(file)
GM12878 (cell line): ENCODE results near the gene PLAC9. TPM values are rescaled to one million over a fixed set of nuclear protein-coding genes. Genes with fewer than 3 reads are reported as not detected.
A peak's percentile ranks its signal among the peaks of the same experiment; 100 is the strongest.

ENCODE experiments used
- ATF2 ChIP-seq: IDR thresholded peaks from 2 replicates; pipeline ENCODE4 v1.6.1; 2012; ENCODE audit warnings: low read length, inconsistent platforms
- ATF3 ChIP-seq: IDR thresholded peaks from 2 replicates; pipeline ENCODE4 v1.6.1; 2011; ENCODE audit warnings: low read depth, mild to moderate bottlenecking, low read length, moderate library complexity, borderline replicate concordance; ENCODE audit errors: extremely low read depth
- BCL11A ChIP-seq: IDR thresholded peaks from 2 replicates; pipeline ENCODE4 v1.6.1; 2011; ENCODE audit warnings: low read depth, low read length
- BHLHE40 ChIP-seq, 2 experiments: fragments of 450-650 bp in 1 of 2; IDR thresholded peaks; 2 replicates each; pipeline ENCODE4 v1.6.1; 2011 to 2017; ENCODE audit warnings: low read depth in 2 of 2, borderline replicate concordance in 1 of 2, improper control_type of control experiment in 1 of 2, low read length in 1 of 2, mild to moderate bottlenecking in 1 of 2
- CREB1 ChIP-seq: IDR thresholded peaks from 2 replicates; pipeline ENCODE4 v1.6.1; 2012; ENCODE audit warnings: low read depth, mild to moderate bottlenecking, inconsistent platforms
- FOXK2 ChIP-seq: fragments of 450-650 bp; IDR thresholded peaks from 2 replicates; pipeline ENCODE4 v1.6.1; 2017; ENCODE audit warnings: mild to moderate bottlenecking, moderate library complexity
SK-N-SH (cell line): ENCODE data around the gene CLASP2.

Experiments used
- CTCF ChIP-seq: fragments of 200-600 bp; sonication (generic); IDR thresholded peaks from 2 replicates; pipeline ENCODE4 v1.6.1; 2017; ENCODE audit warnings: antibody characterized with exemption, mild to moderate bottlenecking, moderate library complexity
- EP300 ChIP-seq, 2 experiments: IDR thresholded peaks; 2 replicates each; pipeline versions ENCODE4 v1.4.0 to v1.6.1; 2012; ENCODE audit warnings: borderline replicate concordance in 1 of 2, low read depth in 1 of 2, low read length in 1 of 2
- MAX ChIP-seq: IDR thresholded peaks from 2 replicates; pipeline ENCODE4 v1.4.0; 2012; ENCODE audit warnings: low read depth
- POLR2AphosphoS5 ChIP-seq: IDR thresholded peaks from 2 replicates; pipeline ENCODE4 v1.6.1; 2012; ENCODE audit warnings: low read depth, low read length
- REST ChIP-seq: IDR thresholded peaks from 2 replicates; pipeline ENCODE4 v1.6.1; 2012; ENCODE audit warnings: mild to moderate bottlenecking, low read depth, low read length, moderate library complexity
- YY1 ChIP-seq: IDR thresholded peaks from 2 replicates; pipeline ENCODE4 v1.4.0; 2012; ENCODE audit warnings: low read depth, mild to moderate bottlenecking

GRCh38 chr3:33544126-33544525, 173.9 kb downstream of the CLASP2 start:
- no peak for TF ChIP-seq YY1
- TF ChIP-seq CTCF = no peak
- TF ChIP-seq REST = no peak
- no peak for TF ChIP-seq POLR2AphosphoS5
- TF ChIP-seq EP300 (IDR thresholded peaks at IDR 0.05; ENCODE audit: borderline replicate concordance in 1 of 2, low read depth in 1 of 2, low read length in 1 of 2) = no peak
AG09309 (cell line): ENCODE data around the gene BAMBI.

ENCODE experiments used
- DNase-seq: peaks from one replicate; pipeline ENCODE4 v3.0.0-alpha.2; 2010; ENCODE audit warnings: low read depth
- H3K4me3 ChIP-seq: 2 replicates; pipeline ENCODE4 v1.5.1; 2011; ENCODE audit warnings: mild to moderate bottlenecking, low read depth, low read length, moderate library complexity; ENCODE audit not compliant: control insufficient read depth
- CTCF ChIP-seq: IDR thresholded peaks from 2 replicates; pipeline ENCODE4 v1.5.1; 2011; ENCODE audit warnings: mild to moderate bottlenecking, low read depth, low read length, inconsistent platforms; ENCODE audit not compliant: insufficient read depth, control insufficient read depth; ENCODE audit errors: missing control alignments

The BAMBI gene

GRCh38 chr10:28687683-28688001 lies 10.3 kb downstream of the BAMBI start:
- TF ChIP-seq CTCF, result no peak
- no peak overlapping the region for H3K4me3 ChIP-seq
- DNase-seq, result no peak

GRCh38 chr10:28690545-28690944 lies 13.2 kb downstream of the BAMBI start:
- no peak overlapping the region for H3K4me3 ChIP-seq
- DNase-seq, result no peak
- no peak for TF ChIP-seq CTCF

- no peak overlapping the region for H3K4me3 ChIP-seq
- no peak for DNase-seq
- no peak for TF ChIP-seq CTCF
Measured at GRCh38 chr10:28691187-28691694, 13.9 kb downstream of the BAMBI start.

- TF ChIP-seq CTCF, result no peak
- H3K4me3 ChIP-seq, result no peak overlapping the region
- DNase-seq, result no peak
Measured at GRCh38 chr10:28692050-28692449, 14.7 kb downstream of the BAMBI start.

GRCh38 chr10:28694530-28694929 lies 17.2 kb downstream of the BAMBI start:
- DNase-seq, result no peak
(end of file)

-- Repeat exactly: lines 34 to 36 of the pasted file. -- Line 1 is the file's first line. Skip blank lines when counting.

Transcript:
GRCh38 chr10:28690545-28690944 lies 13.2 kb downstream of the BAMBI start:
- no peak overlapping the region for H3K4me3 ChIP-seq
- DNase-seq, result no peak